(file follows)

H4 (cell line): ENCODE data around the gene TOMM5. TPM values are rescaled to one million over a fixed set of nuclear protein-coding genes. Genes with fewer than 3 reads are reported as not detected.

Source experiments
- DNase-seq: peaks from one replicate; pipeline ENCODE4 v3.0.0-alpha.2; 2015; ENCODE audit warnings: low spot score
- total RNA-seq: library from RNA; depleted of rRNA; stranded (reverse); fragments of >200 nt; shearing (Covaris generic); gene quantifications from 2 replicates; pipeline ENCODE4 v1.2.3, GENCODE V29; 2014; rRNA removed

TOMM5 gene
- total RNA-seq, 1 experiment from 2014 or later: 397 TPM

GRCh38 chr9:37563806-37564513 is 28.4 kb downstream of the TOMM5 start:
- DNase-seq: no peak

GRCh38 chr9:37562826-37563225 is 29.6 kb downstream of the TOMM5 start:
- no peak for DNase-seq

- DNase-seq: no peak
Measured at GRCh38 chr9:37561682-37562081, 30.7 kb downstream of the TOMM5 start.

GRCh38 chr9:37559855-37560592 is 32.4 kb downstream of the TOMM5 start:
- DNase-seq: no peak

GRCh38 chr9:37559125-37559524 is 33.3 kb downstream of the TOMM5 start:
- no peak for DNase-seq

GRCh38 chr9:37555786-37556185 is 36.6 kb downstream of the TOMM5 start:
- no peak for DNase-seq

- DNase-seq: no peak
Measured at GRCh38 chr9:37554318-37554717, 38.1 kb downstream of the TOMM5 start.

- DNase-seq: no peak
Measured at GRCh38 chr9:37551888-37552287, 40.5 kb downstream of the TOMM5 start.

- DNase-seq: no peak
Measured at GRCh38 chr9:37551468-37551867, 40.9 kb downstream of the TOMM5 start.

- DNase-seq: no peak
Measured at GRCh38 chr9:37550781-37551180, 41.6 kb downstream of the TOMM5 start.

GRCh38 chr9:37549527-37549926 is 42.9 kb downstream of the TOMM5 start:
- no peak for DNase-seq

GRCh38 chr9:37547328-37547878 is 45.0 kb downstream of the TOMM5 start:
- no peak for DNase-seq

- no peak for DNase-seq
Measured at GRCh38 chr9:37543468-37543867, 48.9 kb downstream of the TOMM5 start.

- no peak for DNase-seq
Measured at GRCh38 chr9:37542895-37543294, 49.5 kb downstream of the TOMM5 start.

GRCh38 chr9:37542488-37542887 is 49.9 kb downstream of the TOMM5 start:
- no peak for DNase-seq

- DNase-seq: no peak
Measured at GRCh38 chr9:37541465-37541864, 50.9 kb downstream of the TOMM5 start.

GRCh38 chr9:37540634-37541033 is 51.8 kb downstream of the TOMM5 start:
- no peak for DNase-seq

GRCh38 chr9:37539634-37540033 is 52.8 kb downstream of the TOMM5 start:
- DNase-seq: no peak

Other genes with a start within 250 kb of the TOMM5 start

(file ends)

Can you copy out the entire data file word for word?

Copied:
H4 (cell line): ENCODE data around the gene TOMM5. TPM values are rescaled to one million over a fixed set of nuclear protein-coding genes. Genes with fewer than 3 reads are reported as not detected.

Source experiments
- DNase-seq: peaks from one replicate; pipeline ENCODE4 v3.0.0-alpha.2; 2015; ENCODE audit warnings: low spot score
- total RNA-seq: library from RNA; depleted of rRNA; stranded (reverse); fragments of >200 nt; shearing (Covaris generic); gene quantifications from 2 replicates; pipeline ENCODE4 v1.2.3, GENCODE V29; 2014; rRNA removed

TOMM5 gene
- total RNA-seq, 1 experiment from 2014 or later: 397 TPM

GRCh38 chr9:37563806-37564513 is 28.4 kb downstream of the TOMM5 start:
- DNase-seq: no peak

GRCh38 chr9:37562826-37563225 is 29.6 kb downstream of the TOMM5 start:
- no peak for DNase-seq

- DNase-seq: no peak
Measured at GRCh38 chr9:37561682-37562081, 30.7 kb downstream of the TOMM5 start.

GRCh38 chr9:37559855-37560592 is 32.4 kb downstream of the TOMM5 start:
- DNase-seq: no peak

GRCh38 chr9:37559125-37559524 is 33.3 kb downstream of the TOMM5 start:
- no peak for DNase-seq

GRCh38 chr9:37555786-37556185 is 36.6 kb downstream of the TOMM5 start:
- no peak for DNase-seq

- DNase-seq: no peak
Measured at GRCh38 chr9:37554318-37554717, 38.1 kb downstream of the TOMM5 start.

- DNase-seq: no peak
Measured at GRCh38 chr9:37551888-37552287, 40.5 kb downstream of the TOMM5 start.

- DNase-seq: no peak
Measured at GRCh38 chr9:37551468-37551867, 40.9 kb downstream of the TOMM5 start.

- DNase-seq: no peak
Measured at GRCh38 chr9:37550781-37551180, 41.6 kb downstream of the TOMM5 start.

GRCh38 chr9:37549527-37549926 is 42.9 kb downstream of the TOMM5 start:
- no peak for DNase-seq

GRCh38 chr9:37547328-37547878 is 45.0 kb downstream of the TOMM5 start:
- no peak for DNase-seq

- no peak for DNase-seq
Measured at GRCh38 chr9:37543468-37543867, 48.9 kb downstream of the TOMM5 start.

- no peak for DNase-seq
Measured at GRCh38 chr9:37542895-37543294, 49.5 kb downstream of the TOMM5 start.

GRCh38 chr9:37542488-37542887 is 49.9 kb downstream of the TOMM5 start:
- no peak for DNase-seq

- DNase-seq: no peak
Measured at GRCh38 chr9:37541465-37541864, 50.9 kb downstream of the TOMM5 start.

GRCh38 chr9:37540634-37541033 is 51.8 kb downstream of the TOMM5 start:
- no peak for DNase-seq

GRCh38 chr9:37539634-37540033 is 52.8 kb downstream of the TOMM5 start:
- DNase-seq: no peak

Other genes with a start within 250 kb of the TOMM5 start